A legal battle is about the last thing any average person wants to find themselves in. It’s stressful and can affect every area of life, including work or school. If a friend or family member is going through a legal battle, just know that they’re probably experiencing a lot of pressure and stress, both on their time, heart, and mind. If the charge is a criminal matter, you might want to start by recommending a Rawlings law criminal lawyer who can take over some of the burden for them so that they can go on about their lives. Here are 7 other things you can do to help.
Of all the things you can do, listening is probably the most important. The things you say may make a difference, but it’s the listening part that will really allow them to relieve some of the stress and fear that might be going on in their mind. If it’s a criminal case that may impact their freedom, listening is especially important.
2. Don’t Judge
If you must judge, just stay quiet. The last thing anyone undergoing a legal battle needs is a moral lecture. Reserve judgment unless they are open to suggestions on how to remedy their situation or think differently for the future. For example, if your friend or family member really did commit a crime and feels guilty for it, encouraging, helpful advice on how to avoid the mistake in the future may be helpful. Do it gently and positively. If they aren’t open to discussing things like that, leave it be.
If you’re proficient at Internet research, you might help them seek out a lawyer or find information about their particular charge. Maybe your friend doesn’t know about the wealth of legal resources online. Share those links!
4. Character Witness
If your friend is worried that there will be a sentencing stage, then you might be willing to testify to their character and stand up for them in a sentencing scenario. Offering to be a character witness might give them some comfort. Only offer if you are willing to actually become involved in their case. Offering assistance and then backing out might be traumatic to them and interfere in your bond.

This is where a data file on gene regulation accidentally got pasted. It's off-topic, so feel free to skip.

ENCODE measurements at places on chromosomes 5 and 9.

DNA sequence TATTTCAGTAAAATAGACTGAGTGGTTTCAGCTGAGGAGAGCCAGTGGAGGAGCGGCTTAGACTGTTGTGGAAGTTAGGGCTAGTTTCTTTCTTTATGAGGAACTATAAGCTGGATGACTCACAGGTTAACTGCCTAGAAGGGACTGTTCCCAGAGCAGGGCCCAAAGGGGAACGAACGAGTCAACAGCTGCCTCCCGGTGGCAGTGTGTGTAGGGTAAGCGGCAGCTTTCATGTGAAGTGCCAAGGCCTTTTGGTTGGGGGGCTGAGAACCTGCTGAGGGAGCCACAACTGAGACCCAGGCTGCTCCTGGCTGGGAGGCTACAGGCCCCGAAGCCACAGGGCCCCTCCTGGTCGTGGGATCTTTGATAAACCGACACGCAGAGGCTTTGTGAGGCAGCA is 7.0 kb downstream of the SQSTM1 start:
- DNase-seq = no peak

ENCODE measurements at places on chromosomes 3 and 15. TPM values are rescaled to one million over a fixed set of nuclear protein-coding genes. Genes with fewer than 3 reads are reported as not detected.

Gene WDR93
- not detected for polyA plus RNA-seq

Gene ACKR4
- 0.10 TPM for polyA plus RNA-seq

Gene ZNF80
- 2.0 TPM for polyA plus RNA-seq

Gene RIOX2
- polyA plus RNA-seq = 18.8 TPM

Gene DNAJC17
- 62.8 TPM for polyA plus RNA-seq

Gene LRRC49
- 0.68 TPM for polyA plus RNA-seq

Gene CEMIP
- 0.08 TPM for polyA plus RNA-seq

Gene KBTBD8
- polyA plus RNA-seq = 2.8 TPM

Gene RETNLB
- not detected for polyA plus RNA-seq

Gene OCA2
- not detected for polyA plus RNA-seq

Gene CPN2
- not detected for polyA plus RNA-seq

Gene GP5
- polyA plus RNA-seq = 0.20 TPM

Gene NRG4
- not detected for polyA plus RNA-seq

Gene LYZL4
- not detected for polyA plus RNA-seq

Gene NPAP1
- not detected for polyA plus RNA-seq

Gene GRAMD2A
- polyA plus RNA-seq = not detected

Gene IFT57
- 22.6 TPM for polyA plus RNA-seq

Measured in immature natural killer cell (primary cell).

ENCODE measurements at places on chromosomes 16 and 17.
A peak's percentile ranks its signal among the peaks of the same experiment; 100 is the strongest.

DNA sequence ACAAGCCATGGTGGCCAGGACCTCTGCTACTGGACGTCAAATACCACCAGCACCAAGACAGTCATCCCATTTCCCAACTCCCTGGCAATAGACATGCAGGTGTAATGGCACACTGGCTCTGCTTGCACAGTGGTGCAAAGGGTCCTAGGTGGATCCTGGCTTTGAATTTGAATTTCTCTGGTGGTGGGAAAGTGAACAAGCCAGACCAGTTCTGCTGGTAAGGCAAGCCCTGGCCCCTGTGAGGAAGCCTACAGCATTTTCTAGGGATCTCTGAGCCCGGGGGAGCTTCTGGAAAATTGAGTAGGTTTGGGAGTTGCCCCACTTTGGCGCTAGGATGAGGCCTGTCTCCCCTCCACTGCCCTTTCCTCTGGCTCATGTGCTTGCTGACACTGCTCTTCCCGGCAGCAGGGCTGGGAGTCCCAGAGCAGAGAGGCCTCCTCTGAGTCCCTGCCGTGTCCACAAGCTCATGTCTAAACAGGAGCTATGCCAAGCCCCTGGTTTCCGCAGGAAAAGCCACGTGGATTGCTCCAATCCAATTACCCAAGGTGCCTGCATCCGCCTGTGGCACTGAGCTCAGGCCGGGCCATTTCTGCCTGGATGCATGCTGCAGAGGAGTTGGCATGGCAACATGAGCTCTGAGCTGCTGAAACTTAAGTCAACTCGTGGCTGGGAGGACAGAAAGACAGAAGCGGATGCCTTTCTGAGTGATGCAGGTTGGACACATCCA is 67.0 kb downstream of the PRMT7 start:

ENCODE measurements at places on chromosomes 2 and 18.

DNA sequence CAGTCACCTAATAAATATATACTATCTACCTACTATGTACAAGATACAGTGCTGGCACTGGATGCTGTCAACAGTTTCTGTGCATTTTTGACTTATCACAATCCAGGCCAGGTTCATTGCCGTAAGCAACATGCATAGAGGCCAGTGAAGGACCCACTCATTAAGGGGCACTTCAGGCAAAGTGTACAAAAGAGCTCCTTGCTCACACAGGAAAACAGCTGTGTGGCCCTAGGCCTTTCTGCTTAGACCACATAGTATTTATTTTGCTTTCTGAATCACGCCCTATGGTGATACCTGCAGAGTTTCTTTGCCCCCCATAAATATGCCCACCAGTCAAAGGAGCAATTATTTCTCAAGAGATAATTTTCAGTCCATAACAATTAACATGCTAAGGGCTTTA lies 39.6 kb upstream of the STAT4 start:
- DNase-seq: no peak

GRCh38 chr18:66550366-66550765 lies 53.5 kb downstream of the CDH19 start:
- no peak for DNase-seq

5. Financial Assistance
One of the things that weighs heaviest on a person’s mind during a legal case is how they’re going to pay for their defense while still taking care of everyday life. If your friend or family member is struggling financially, offering to buy food or give over a little bit for utilities can help. You control how much you give, but even the offer is encouraging to them. Anything helps.
6. Respect Choices
Sometimes your loved one might make decisions in their case that you don’t agree with. For example, they may want to plead guilty in a criminal case, and you believe they should plead not guilty, it’s time for you to step back and let your friend and their lawyer make the decision. It may be upsetting to you, and that’s when you need to find a friend or family member of your own to express your turmoil to. Don’t stress out your legally embattled friend even more by arguing with their legal decisions. They’re the one who has to live with the consequences. Support them.
7. No Legal Advice
You’re not a lawyer. Do not give out legal advice you’ve browsed over the Internet and fill their head with confusion about their case. It’s them and their lawyer who will deal with those difficult issues behind closed doors, away from the world. Throwing in your own armchair legal advice does more harm than good. Stay away from shelling out that advice, no matter how tempting it may be.
When a friend is suffering, it’s natural to want to rush in and change things, save them. All of your feelings are natural. Explore them with friends and family not going through a legal battle. When talking to your friend, though, listen more than talk, and always make sure that you support them during this difficult time.